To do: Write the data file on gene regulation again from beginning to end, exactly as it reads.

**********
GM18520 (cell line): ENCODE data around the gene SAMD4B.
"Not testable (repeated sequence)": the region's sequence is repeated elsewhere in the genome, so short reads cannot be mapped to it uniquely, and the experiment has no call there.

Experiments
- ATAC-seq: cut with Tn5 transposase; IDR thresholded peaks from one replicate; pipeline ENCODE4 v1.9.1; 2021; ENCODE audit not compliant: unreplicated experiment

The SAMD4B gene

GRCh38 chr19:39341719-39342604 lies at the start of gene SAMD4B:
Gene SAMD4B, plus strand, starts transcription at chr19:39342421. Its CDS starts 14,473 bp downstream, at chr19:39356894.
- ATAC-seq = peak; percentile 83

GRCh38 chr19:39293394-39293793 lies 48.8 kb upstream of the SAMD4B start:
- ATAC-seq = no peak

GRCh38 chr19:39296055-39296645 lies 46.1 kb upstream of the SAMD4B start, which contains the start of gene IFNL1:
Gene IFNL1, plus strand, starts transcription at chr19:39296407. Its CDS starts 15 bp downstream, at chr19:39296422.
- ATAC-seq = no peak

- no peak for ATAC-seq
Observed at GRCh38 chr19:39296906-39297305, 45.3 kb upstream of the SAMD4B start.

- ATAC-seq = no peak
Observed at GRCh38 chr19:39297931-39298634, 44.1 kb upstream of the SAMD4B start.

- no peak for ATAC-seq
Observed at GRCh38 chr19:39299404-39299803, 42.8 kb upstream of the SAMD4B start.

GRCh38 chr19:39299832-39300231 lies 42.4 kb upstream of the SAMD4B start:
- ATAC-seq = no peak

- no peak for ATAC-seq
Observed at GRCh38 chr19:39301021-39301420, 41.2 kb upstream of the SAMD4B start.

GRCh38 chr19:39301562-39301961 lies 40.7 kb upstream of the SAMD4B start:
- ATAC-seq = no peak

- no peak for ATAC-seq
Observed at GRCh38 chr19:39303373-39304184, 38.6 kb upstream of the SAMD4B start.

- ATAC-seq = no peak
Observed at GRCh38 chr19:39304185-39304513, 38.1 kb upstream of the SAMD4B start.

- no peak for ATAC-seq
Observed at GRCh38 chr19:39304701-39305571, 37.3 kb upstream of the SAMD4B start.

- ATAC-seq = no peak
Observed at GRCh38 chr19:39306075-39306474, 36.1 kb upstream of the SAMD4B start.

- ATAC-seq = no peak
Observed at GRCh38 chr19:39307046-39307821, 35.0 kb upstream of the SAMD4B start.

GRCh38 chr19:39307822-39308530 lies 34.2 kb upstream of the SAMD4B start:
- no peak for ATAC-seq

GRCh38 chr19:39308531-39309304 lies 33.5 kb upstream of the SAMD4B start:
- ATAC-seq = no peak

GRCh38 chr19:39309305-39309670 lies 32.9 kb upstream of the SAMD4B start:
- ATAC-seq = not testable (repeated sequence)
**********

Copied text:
GM18520 (cell line): ENCODE data around the gene SAMD4B.
"Not testable (repeated sequence)": the region's sequence is repeated elsewhere in the genome, so short reads cannot be mapped to it uniquely, and the experiment has no call there.

Experiments
- ATAC-seq: cut with Tn5 transposase; IDR thresholded peaks from one replicate; pipeline ENCODE4 v1.9.1; 2021; ENCODE audit not compliant: unreplicated experiment

The SAMD4B gene

GRCh38 chr19:39341719-39342604 lies at the start of gene SAMD4B:
Gene SAMD4B, plus strand, starts transcription at chr19:39342421. Its CDS starts 14,473 bp downstream, at chr19:39356894.
- ATAC-seq = peak; percentile 83

GRCh38 chr19:39293394-39293793 lies 48.8 kb upstream of the SAMD4B start:
- ATAC-seq = no peak

GRCh38 chr19:39296055-39296645 lies 46.1 kb upstream of the SAMD4B start, which contains the start of gene IFNL1:
Gene IFNL1, plus strand, starts transcription at chr19:39296407. Its CDS starts 15 bp downstream, at chr19:39296422.
- ATAC-seq = no peak

- no peak for ATAC-seq
Observed at GRCh38 chr19:39296906-39297305, 45.3 kb upstream of the SAMD4B start.

- ATAC-seq = no peak
Observed at GRCh38 chr19:39297931-39298634, 44.1 kb upstream of the SAMD4B start.

- no peak for ATAC-seq
Observed at GRCh38 chr19:39299404-39299803, 42.8 kb upstream of the SAMD4B start.

GRCh38 chr19:39299832-39300231 lies 42.4 kb upstream of the SAMD4B start:
- ATAC-seq = no peak

- no peak for ATAC-seq
Observed at GRCh38 chr19:39301021-39301420, 41.2 kb upstream of the SAMD4B start.

GRCh38 chr19:39301562-39301961 lies 40.7 kb upstream of the SAMD4B start:
- ATAC-seq = no peak

- no peak for ATAC-seq
Observed at GRCh38 chr19:39303373-39304184, 38.6 kb upstream of the SAMD4B start.

- ATAC-seq = no peak
Observed at GRCh38 chr19:39304185-39304513, 38.1 kb upstream of the SAMD4B start.

- no peak for ATAC-seq
Observed at GRCh38 chr19:39304701-39305571, 37.3 kb upstream of the SAMD4B start.

- ATAC-seq = no peak
Observed at GRCh38 chr19:39306075-39306474, 36.1 kb upstream of the SAMD4B start.

- ATAC-seq = no peak
Observed at GRCh38 chr19:39307046-39307821, 35.0 kb upstream of the SAMD4B start.

GRCh38 chr19:39307822-39308530 lies 34.2 kb upstream of the SAMD4B start:
- no peak for ATAC-seq

GRCh38 chr19:39308531-39309304 lies 33.5 kb upstream of the SAMD4B start:
- ATAC-seq = no peak

GRCh38 chr19:39309305-39309670 lies 32.9 kb upstream of the SAMD4B start:
- ATAC-seq = not testable (repeated sequence)